The Tomatometer rating – based on the published opinions of hundreds of film and
television critics – is a trusted measurement of movie and TV programming quality
for millions of moviegoers. It represents the percentage of professional critic reviews
that are positive for a given film or television show.
From the Critics
From RT Users Like You!
The Tomatometer is 60% or higher.
The Tomatometer is 59% or lower.
Movies and TV shows are Certified Fresh with a steady Tomatometer of 75% or
higher after a set amount of reviews (80 for wide-release movies, 40 for
limited-release movies, 20 for TV shows), including 5 reviews from Top Critics.
Percentage of users who rate a movie or TV show positively.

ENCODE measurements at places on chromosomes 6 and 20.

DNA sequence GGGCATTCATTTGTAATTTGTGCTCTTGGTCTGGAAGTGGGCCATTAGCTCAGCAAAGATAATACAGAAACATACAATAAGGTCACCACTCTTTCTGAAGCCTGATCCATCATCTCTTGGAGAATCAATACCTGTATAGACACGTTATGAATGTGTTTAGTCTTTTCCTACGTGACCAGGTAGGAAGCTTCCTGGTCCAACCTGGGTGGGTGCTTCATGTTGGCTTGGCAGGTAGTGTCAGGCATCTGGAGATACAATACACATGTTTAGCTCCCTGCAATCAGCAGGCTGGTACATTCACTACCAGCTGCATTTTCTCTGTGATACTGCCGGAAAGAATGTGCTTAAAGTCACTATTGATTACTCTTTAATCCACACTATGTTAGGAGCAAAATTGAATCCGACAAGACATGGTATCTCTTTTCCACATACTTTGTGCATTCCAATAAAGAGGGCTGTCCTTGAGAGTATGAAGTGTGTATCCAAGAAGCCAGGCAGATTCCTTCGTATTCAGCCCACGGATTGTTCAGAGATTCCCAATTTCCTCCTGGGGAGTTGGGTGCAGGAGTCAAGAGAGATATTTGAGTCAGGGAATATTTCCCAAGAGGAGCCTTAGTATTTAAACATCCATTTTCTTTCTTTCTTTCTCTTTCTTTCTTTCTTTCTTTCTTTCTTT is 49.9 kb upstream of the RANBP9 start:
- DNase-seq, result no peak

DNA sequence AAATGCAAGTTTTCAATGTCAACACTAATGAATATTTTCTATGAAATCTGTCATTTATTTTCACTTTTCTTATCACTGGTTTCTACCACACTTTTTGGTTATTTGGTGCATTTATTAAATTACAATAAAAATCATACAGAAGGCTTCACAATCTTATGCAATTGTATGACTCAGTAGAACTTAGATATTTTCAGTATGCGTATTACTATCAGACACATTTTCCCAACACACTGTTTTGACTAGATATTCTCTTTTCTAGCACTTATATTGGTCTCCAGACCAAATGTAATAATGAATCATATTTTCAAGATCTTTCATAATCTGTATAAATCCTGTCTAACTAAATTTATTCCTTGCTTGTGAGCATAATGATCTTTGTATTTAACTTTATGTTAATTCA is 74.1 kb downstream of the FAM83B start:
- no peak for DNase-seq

Weighing in at 367 pounds, silent screen comic Hughie Mack (born McGowan) was reportedly discovered sleeping on a Brooklyn park bench by Vitagraph founders Albert E. Smith and J. Stuart Blackton, both of whom found dozing fat men a laugh riot. Vitagraph's top box-office attraction at the time was the equally hefty John Bunny and Mack went on to support him in several popular farces. After Bunny's sudden death in 1915, Mack was positioned to succeed him but he was not nearly as talented and relied perhaps too heavily on slapstick, which Bunny had successfully eschewed and which at the time was considered low class. There were a few well-received comedies co-starring Patsy DeForest and directed by future star Larry Semon but by the late 1910s, Mack was performing brief comedy roles in feature films. A favorite of Erich Von Stroheim, he appeared in Greed (1925), The Merry Widow (1925), and, as Fay Wray's father, in The Wedding March (1928). The latter was released posthumously, Hughie Mack having died from heart disease in October 1927.